Top CEOs of large corporates are constantly striving to build a team that is aligned and out-performs their competition. They are constantly trying to innovate and build practices that help them minimize the resistance that kills their team synergy and performance.
As I prepare to facilitate a session on “Building ONE team” for a large pharmaceutical MNC, I am intrigued with the thoughts about how some teams out-perform even with little talent, while many teams struggle in spite of having great talent at their disposal? How some teams do not ever live up to their potential, while other teams are constantly delivering break through results? What makes a team stick and outperform the competition? And what is the contribution of a leader in building ONE such team?
We all want to be in a team that challenges the status quo and always emerges as a winner. A team that not just celebrates wins but that which supports when it loses. A team where collaborating and co-creating is the core belief of every team member.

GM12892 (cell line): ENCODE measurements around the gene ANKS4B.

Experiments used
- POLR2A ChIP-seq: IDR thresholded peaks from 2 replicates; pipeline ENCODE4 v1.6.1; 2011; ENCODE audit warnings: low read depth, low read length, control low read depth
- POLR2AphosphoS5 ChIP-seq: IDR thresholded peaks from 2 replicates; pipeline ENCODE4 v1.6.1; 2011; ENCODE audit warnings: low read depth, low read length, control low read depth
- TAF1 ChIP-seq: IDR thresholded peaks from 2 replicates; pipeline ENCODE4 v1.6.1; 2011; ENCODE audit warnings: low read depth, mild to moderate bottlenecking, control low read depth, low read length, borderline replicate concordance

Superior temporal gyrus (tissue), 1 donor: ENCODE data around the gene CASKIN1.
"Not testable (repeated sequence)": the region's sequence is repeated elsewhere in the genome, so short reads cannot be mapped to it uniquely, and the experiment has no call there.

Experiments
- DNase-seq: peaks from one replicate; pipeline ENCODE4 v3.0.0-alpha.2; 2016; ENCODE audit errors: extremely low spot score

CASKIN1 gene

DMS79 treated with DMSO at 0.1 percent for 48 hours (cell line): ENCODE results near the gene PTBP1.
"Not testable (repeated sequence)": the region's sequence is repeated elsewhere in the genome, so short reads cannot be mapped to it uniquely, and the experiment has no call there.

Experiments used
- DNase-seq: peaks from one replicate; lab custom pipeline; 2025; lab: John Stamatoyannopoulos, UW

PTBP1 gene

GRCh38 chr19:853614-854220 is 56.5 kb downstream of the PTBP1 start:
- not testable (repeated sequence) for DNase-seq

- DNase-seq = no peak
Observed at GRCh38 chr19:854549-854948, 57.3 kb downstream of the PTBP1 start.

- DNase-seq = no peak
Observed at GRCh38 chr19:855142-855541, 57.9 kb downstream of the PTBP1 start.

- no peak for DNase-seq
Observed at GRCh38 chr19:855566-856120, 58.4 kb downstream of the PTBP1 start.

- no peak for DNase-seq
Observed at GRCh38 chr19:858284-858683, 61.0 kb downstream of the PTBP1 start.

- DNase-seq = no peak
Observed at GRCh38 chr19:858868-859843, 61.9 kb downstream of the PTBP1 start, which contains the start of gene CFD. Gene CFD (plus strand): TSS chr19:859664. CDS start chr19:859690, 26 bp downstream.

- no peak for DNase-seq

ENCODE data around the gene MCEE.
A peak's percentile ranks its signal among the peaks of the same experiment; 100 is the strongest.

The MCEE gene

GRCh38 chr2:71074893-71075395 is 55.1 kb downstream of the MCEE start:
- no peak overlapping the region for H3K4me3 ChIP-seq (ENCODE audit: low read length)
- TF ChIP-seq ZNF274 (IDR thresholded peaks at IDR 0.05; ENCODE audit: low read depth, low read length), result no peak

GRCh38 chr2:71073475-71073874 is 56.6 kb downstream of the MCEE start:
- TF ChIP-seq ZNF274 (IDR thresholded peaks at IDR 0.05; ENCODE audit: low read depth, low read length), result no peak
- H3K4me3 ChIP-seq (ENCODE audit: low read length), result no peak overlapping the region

The question what makes such magic happen? What does the team believe? What drives such teams?
A team is as good as its culture and when you study the outlier teams that out-perform; following are the few culture differentiators that are demonstrated.
1) Purpose Over Process:
Purpose is the why and process is the how of any action. The teams that out-performs weighs “Why” over “How”. Clearly it is the purpose, the “Why” that drives the behaviors and actions. A powerful team which is driven by a common purpose demonstrates it’s “why” in every transaction either with internal stake-holders or external. It becomes the DNA of the teams.
A common purpose helps the team to prioritize the things that matter the most to the team.
What happens when process is given preference over process? When individuals in the team weigh process over purpose, they start talking the language that is non-supportive to the common existence of the team. Personal interest takes precedence over group interest. The terms like, “my way or high-way” becomes the norm in every transaction. Most transactions become personal ego driven than group purpose driven. The focus gets skewed from group to personal benefits.